What The Zero-Click Debate Means For Your SEO Strategy

For those of you that don’t regularly engage in #SEOTwitter, you might have missed SparkToro Founder (and regular Lion’s Share Marketing Podcast Guest) Rand Fishkin’s report that only 35% of all Google searches result in a click of any kind. Join Michael and grab some popcorn because the debate between Rand and Danny Sullivan, Google’s Public Search Liaison, continues on Twitter at the time I’m writing this.


We’ve got two questions to answer today:
1. Who’s right?
2. What does that mean for your SEO Strategy?


Let’s tackle who’s right first. This Search Engine Journal article has a pretty good breakdown of the debate. Statisticians can nit-pick the report all they want regarding potential biases and a relatively small sample size. Others in the SEO community are focusing on an increase in user behavior to utilize Google search for queries that they have no intention of clicking (ie. time,
temperature, and phone number queries). But in my opinion, it doesn’t change the overall narrative of the trend Rand is highlighting: yes, there are more searches than ever before, and Google’s sending more search traffic to sites than ever before, but at the same time, Google is indeed keeping a larger piece of the pie for itself. Both are technically right, but the overarching point Rand is making remains, and marketing leaders need to shift their strategies accordingly.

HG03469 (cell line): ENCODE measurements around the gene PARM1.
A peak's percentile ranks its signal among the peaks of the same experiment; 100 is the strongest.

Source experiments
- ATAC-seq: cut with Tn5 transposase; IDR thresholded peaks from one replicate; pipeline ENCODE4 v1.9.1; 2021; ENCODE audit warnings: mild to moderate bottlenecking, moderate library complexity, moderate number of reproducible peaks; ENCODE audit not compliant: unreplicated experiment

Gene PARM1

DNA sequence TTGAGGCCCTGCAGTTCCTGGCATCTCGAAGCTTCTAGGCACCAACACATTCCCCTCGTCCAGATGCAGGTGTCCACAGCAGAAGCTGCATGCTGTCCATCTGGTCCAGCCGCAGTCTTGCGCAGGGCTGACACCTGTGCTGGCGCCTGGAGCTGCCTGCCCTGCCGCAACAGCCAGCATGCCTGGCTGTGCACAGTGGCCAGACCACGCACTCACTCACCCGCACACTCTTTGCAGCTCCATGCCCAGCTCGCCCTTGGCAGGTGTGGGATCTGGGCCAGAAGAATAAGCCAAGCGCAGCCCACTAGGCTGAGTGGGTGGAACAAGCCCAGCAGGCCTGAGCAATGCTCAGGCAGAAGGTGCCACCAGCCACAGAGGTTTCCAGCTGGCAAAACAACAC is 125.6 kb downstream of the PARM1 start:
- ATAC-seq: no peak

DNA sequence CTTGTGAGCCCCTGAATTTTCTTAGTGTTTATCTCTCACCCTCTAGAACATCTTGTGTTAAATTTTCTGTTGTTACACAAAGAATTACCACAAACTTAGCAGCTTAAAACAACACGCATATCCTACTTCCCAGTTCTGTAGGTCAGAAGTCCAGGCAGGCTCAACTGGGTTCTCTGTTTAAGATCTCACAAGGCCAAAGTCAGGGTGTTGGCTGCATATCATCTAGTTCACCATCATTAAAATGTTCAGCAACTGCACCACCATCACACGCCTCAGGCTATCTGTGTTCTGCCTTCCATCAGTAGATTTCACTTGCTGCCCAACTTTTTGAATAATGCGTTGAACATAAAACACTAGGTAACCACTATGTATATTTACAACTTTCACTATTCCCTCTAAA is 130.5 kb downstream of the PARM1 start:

So what does this mean for marketing leaders like you? For starters, marketing leaders need to continue to prioritize the user experience with their websites and the content that resides on them. By continuing to optimize for the Knowledge Box (a key perpetrator of “zero-click” searches), marketing leaders can at least maintain top of mind awareness while positioning their brands as experts and industry leaders to potential customers. This level of awareness is achieved regardless of a click and is akin to the efficiency level of top-of-funnel paid media ads.


Beyond optimizing for the knowledge box, we need to acknowledge that there is less room for second place positioning than ever before. Brands relying on organic (and/or paid) search traffic need to ramp up efforts to secure and maintain pole position in Google search results. I believe there will be a continual drain on traffic for those on the lower half of page one and soon, third place positioning will garner the traffic that a second-page position generates today. Investing in only paid -or- organic search marketing is no longer an option- both will be needed to outmaneuver your competition on Google.


Need help making sense of it all? Our team would love to help, let’s get in touch!

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